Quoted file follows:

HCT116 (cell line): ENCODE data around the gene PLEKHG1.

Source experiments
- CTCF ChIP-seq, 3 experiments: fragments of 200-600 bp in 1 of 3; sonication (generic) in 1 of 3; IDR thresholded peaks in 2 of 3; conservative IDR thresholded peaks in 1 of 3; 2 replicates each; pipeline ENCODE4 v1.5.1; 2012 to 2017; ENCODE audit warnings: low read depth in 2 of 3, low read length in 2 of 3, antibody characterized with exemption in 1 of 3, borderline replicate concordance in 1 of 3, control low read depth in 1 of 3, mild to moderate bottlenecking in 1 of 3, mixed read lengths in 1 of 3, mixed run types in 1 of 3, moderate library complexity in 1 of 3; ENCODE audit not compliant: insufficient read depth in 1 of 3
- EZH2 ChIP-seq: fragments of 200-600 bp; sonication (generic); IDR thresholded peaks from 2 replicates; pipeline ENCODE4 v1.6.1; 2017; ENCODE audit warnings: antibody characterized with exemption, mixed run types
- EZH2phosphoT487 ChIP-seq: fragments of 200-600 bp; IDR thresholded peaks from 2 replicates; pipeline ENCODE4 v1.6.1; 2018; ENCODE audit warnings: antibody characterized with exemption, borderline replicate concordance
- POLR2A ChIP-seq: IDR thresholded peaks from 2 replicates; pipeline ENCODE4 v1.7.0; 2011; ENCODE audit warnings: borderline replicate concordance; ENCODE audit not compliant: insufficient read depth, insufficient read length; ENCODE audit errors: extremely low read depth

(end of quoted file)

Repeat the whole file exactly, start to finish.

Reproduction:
HCT116 (cell line): ENCODE data around the gene PLEKHG1.

Source experiments
- CTCF ChIP-seq, 3 experiments: fragments of 200-600 bp in 1 of 3; sonication (generic) in 1 of 3; IDR thresholded peaks in 2 of 3; conservative IDR thresholded peaks in 1 of 3; 2 replicates each; pipeline ENCODE4 v1.5.1; 2012 to 2017; ENCODE audit warnings: low read depth in 2 of 3, low read length in 2 of 3, antibody characterized with exemption in 1 of 3, borderline replicate concordance in 1 of 3, control low read depth in 1 of 3, mild to moderate bottlenecking in 1 of 3, mixed read lengths in 1 of 3, mixed run types in 1 of 3, moderate library complexity in 1 of 3; ENCODE audit not compliant: insufficient read depth in 1 of 3
- EZH2 ChIP-seq: fragments of 200-600 bp; sonication (generic); IDR thresholded peaks from 2 replicates; pipeline ENCODE4 v1.6.1; 2017; ENCODE audit warnings: antibody characterized with exemption, mixed run types
- EZH2phosphoT487 ChIP-seq: fragments of 200-600 bp; IDR thresholded peaks from 2 replicates; pipeline ENCODE4 v1.6.1; 2018; ENCODE audit warnings: antibody characterized with exemption, borderline replicate concordance
- POLR2A ChIP-seq: IDR thresholded peaks from 2 replicates; pipeline ENCODE4 v1.7.0; 2011; ENCODE audit warnings: borderline replicate concordance; ENCODE audit not compliant: insufficient read depth, insufficient read length; ENCODE audit errors: extremely low read depth